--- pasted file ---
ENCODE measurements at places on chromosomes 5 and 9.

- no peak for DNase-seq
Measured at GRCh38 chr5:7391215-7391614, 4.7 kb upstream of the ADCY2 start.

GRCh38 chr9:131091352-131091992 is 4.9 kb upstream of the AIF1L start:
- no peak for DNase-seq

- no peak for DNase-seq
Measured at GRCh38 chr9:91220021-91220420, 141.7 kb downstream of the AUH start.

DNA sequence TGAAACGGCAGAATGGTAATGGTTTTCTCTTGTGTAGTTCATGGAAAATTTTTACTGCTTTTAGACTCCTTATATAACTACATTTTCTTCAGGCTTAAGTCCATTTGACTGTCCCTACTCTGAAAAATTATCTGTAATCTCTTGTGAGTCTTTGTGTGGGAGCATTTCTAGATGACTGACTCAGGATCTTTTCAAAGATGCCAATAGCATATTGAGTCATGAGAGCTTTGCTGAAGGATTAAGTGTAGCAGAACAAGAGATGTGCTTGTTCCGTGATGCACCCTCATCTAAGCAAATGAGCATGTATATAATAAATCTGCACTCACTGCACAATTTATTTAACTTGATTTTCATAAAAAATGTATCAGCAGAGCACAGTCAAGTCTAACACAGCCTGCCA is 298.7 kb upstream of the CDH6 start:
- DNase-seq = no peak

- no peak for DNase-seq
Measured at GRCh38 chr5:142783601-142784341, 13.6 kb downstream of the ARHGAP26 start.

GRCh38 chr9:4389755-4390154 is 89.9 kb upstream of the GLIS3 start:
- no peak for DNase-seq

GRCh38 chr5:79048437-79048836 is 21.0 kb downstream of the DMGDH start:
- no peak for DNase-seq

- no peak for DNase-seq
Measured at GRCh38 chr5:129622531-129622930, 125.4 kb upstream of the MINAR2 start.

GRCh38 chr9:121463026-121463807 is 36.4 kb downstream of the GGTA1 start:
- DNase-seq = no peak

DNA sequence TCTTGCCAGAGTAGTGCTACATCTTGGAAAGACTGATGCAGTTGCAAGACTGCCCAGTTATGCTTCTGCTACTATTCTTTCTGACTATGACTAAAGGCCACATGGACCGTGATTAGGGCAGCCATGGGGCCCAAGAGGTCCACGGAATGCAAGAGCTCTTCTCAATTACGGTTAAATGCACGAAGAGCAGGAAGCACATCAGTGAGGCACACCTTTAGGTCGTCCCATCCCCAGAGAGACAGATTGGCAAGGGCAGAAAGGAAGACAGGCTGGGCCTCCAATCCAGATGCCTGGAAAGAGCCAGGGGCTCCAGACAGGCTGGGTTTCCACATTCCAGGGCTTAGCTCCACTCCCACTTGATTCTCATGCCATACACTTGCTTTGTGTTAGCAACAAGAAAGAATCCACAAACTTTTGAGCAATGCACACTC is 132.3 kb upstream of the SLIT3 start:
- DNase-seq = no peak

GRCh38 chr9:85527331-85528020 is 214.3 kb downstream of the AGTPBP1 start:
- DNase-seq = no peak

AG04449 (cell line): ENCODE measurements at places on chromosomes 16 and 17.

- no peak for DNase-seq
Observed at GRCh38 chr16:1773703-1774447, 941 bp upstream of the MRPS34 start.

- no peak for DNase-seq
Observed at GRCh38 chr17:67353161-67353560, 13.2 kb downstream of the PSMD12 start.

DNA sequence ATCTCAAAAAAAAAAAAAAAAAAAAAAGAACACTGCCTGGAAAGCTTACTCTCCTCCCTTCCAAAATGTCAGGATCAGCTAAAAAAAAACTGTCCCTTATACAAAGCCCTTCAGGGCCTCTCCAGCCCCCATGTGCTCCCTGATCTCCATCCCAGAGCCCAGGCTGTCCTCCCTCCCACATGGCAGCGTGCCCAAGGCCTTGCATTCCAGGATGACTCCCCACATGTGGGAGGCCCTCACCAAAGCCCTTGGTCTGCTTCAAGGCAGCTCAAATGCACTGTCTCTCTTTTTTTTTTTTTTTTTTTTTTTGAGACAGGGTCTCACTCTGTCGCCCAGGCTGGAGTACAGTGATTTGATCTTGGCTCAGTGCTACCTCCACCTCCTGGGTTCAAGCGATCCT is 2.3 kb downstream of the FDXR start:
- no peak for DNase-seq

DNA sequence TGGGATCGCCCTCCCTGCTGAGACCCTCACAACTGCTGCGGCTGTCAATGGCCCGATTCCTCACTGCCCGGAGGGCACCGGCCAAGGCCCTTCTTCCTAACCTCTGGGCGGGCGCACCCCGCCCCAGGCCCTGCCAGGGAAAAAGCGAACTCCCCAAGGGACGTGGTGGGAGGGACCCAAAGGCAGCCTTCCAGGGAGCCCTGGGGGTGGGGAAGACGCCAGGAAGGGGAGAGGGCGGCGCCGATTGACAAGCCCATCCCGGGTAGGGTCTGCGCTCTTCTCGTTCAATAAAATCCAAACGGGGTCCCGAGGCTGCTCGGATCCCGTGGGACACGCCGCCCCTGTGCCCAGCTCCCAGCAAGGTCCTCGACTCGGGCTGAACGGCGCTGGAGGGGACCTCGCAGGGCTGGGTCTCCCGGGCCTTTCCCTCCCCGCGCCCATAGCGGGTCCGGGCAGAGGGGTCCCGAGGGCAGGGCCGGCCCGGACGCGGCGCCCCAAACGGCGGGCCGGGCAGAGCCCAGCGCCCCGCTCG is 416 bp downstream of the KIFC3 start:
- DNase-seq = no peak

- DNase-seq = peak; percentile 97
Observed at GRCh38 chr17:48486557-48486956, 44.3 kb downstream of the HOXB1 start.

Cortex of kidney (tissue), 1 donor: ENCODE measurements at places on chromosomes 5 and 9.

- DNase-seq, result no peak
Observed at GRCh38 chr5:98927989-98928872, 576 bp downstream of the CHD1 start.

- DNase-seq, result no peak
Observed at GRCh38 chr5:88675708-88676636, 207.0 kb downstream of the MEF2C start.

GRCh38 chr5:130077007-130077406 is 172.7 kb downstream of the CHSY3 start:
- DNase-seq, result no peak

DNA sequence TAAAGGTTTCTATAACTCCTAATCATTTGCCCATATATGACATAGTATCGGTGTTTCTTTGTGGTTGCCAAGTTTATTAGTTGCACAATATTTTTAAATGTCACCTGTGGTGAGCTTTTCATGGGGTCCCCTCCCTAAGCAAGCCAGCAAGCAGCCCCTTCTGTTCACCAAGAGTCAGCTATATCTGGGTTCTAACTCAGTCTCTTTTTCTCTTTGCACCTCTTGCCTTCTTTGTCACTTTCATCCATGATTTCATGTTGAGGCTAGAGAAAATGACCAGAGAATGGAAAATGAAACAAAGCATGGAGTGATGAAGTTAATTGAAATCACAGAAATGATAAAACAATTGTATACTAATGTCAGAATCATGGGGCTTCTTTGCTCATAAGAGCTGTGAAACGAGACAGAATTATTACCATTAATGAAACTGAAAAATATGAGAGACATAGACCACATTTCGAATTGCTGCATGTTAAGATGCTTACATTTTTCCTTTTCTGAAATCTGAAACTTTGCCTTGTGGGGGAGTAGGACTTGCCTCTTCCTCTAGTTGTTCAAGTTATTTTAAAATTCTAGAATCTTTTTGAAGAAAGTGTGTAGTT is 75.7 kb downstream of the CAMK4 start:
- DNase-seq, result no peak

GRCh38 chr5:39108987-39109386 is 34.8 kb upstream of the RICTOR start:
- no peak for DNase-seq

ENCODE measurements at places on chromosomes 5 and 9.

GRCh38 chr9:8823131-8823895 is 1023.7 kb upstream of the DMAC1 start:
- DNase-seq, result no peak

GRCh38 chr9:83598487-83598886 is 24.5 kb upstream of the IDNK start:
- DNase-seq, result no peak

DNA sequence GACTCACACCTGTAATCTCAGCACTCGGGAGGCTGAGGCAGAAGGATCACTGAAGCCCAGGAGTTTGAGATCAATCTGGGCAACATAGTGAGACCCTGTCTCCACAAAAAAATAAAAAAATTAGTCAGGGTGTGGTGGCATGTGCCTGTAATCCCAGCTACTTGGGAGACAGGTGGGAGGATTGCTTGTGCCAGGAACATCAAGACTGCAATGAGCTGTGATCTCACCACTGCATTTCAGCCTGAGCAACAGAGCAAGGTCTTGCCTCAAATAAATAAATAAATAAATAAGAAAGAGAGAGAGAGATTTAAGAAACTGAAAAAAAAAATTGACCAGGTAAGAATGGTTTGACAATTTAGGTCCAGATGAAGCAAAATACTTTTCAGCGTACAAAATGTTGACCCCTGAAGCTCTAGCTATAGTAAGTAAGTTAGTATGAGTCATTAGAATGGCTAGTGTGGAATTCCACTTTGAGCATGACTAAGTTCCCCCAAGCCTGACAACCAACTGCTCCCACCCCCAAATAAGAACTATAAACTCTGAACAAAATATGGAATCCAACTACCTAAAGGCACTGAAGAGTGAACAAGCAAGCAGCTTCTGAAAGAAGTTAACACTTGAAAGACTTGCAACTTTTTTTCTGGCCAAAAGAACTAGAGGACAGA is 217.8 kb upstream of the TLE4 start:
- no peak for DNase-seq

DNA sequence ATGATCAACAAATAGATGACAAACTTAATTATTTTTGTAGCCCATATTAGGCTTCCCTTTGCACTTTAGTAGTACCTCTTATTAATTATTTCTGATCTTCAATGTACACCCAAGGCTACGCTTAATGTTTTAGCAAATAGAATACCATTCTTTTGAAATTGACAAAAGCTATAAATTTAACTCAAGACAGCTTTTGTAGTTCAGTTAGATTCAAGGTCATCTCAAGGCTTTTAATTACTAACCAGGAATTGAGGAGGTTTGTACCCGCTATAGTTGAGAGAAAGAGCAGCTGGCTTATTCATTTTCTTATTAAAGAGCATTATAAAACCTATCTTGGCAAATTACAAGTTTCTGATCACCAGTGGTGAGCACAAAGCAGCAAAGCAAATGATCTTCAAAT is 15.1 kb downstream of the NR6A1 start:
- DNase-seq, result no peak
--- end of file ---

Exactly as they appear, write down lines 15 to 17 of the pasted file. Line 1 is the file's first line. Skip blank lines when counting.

- no peak for DNase-seq

- no peak for DNase-seq
Measured at GRCh38 chr5:129622531-129622930, 125.4 kb upstream of the MINAR2 start.